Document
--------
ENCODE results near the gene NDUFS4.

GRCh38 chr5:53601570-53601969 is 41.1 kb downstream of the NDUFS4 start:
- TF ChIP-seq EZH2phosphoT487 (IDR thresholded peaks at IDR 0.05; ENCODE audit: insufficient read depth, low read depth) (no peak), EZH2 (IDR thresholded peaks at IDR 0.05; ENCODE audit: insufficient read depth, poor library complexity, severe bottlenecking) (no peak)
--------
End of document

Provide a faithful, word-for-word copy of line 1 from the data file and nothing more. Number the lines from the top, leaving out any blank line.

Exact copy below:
ENCODE results near the gene NDUFS4.